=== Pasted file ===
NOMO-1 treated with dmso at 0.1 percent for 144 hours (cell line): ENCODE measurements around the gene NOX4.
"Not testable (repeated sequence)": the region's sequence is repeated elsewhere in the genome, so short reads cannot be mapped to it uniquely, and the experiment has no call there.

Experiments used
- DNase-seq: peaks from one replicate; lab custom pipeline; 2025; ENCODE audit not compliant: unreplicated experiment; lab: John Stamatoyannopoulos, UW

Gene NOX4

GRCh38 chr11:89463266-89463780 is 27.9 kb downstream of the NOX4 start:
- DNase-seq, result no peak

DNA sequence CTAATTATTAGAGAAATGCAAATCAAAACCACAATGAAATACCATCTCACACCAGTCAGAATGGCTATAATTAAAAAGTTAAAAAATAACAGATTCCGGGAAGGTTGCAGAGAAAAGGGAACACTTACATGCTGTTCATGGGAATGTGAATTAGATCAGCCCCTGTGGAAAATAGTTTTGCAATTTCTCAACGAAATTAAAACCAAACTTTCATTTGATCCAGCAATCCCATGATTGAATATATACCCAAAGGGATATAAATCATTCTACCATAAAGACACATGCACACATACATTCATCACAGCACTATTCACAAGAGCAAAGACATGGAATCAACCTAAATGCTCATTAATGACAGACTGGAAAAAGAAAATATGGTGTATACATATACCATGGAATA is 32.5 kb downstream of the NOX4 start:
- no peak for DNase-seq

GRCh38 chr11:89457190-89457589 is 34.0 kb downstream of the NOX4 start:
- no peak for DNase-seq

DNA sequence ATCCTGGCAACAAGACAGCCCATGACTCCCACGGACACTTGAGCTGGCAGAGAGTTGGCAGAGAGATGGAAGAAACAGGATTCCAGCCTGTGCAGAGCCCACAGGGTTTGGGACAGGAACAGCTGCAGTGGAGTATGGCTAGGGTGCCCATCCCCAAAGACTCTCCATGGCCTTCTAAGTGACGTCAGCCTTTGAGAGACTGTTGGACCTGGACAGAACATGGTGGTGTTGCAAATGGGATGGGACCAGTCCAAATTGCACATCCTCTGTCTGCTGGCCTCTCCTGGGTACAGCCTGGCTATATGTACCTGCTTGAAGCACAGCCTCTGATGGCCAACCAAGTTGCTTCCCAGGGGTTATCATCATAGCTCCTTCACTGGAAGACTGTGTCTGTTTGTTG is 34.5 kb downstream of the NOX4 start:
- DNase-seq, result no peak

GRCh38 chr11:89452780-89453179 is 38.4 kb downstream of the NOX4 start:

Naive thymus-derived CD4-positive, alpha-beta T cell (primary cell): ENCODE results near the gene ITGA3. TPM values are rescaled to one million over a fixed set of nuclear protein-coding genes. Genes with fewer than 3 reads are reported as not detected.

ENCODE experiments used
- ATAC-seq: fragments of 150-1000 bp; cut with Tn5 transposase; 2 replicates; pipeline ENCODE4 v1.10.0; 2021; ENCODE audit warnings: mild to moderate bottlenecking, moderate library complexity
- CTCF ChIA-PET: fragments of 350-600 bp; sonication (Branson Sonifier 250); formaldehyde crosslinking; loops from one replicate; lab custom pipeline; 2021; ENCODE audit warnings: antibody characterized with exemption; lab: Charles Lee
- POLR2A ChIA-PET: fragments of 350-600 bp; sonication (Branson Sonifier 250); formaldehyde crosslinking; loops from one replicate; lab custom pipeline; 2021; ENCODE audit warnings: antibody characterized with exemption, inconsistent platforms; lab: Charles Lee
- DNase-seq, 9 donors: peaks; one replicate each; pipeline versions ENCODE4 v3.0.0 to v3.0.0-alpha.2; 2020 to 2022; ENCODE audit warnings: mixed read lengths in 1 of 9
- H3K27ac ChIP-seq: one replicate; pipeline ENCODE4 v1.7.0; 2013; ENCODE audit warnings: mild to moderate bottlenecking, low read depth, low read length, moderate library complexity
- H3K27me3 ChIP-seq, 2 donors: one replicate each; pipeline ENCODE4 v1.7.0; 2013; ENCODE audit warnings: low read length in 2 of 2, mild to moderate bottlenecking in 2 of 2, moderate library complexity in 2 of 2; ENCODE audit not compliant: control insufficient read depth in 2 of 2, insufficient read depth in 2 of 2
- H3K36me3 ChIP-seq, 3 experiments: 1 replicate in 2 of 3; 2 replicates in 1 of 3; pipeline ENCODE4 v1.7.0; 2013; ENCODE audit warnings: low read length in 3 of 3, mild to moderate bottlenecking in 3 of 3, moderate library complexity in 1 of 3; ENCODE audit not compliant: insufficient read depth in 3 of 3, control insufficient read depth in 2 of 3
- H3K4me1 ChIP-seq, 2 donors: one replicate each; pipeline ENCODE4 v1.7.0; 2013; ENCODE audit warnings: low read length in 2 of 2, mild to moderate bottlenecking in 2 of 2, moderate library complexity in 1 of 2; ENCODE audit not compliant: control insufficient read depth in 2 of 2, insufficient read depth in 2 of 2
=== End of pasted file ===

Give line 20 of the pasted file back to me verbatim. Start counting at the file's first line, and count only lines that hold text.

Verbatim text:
- DNase-seq, 9 donors: peaks; one replicate each; pipeline versions ENCODE4 v3.0.0 to v3.0.0-alpha.2; 2020 to 2022; ENCODE audit warnings: mixed read lengths in 1 of 9